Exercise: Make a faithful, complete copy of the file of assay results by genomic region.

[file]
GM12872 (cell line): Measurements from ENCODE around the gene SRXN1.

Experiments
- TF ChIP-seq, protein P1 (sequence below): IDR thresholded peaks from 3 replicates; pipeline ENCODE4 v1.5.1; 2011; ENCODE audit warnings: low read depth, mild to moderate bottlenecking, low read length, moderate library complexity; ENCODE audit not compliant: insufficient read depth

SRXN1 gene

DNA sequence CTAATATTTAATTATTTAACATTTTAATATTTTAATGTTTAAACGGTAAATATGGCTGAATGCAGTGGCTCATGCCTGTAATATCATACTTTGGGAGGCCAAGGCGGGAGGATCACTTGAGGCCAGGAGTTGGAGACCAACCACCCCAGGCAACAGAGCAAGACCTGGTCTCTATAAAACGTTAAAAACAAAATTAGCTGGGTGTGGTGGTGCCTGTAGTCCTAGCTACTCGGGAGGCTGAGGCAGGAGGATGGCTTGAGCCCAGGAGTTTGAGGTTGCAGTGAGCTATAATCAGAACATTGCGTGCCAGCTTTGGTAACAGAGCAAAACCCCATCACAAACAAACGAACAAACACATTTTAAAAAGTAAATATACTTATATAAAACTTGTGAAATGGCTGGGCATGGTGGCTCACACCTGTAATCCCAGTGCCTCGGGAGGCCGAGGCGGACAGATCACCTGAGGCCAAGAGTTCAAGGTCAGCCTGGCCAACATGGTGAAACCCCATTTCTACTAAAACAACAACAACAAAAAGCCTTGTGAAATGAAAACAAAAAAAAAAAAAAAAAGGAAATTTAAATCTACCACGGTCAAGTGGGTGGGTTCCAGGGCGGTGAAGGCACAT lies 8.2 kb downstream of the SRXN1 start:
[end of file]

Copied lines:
GM12872 (cell line): Measurements from ENCODE around the gene SRXN1.

Experiments
- TF ChIP-seq, protein P1 (sequence below): IDR thresholded peaks from 3 replicates; pipeline ENCODE4 v1.5.1; 2011; ENCODE audit warnings: low read depth, mild to moderate bottlenecking, low read length, moderate library complexity; ENCODE audit not compliant: insufficient read depth

SRXN1 gene

DNA sequence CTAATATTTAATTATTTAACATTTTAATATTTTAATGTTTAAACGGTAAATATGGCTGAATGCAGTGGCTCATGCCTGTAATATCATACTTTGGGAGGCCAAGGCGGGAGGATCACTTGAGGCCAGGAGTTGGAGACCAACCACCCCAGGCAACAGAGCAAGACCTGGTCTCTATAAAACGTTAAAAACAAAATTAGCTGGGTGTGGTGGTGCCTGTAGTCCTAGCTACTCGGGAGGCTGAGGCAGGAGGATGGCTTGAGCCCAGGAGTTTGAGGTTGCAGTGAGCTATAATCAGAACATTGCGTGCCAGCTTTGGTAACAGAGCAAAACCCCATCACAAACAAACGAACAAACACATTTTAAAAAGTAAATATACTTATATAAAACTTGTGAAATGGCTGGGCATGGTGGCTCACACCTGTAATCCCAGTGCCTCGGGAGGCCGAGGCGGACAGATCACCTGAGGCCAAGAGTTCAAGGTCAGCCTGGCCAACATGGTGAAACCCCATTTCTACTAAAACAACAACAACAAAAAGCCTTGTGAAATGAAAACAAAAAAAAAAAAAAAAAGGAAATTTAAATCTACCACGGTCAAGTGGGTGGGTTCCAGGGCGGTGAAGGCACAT lies 8.2 kb downstream of the SRXN1 start: